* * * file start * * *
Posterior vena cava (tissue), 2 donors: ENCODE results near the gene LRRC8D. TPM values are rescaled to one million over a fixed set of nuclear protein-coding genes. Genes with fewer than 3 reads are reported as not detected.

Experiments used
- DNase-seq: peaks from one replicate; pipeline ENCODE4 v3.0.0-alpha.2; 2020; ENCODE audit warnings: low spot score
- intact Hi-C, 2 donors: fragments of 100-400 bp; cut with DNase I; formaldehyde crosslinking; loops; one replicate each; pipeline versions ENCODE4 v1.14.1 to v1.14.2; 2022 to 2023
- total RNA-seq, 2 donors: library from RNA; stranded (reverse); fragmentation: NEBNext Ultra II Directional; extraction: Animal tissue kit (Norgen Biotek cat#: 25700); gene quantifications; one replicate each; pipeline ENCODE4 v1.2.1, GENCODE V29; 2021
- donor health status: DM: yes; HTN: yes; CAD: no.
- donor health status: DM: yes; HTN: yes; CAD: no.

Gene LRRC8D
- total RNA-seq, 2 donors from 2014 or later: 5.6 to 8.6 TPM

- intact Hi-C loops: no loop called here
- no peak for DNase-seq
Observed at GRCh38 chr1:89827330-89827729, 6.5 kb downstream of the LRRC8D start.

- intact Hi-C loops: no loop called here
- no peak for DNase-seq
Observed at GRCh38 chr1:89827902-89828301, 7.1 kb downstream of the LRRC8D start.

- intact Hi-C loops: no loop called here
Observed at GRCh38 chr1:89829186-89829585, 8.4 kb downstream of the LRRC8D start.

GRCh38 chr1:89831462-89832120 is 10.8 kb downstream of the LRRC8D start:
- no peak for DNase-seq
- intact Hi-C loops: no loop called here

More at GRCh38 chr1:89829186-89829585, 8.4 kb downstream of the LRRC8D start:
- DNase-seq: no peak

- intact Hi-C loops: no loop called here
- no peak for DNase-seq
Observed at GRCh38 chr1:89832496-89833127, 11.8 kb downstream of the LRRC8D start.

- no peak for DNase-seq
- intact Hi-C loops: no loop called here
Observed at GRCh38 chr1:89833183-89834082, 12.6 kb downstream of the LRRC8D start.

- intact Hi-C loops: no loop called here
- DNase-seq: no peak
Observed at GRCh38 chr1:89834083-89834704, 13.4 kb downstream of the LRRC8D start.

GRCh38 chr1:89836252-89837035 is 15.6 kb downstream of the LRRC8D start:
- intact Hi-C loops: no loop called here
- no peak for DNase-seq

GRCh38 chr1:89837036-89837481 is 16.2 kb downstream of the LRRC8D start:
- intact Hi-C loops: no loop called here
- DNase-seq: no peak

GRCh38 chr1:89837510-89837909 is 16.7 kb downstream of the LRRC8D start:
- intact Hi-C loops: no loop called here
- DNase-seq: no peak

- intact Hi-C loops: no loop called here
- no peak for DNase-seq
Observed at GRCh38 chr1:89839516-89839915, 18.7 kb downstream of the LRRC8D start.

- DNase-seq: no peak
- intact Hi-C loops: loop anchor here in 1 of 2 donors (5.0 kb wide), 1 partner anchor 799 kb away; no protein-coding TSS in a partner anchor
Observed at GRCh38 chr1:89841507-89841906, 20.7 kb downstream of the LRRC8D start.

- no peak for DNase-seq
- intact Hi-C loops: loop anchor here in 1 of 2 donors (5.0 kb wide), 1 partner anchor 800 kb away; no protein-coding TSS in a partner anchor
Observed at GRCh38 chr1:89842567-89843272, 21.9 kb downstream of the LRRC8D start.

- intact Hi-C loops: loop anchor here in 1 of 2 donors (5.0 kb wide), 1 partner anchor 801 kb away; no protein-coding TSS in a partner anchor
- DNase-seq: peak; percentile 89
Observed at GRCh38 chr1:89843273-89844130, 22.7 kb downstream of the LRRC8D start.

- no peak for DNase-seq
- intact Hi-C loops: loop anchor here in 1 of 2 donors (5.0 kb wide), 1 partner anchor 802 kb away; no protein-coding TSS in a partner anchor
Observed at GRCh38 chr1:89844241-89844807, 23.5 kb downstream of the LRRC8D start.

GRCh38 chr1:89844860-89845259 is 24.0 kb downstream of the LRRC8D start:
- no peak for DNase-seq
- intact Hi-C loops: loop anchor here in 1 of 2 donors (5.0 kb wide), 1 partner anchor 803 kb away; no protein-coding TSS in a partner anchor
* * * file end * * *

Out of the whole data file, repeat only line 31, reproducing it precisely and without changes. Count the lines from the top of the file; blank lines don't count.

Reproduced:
Observed at GRCh38 chr1:89834083-89834704, 13.4 kb downstream of the LRRC8D start.